The next time you send your friend money on Venmo, you may not want to click send too fast.
According to the Better Business Bureau, that person may not really be your friend at all.
“We’re so quick to help and not check. But take a moment, take a breath,” said David Wheeler.
Wheeler is the Vice President of the BBB in Central Florida. He said there has been an uptick in fake friends scamming real people on Venmo by asking for money.
He said scammers are impersonating real accounts by grabbing people’s photos and changing the username a bit.
“Look at the name closely,” Wheeler said. “Make sure if it’s missing like a letter or has a number attached to it, it’s probably somebody that has stolen someone else’s identity on that cash app and you want to be real careful to not send them any money.”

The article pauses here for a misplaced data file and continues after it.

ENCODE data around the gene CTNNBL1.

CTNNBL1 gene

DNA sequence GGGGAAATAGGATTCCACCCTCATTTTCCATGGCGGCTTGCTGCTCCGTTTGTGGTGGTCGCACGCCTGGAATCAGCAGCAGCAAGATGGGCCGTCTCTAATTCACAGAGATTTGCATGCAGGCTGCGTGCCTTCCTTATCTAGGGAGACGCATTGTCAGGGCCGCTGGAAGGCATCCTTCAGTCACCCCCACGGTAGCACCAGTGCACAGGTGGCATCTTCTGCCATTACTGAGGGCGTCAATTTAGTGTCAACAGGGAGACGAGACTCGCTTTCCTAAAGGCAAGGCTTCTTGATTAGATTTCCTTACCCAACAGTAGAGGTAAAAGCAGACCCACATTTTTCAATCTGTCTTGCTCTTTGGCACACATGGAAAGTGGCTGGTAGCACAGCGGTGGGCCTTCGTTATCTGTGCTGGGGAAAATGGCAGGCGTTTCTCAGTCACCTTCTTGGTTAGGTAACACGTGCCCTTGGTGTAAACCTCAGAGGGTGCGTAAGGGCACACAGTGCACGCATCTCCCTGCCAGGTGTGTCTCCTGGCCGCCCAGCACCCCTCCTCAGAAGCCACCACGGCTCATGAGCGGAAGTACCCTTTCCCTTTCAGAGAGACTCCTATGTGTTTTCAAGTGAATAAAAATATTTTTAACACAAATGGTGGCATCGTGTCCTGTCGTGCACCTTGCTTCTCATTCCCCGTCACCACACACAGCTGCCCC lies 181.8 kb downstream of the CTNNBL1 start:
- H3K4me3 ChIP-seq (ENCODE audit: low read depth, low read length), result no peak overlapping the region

To avoid being scammed, Wheeler said people should double-check a payment request from a friend by sending them a text message or calling them.
He said scammers are combing through people’s public Venmo feeds to see who they make frequent payments to and then targeting those people. For that reason, Wheeler said people should set their default payment settings to ‘private’ transactions instead of ‘public.’
Wheeler said people of all ages, young and old, are falling prey to the scam. So he has one more piece of advice:
“BBB recommends that with any type of transaction, try to use a credit card when possible. If you use a third-party app that’s connected to your bank account or a debit account, there’s possibly no way to recover that money. So with a credit card, you at least have a third layer of protection,” he said.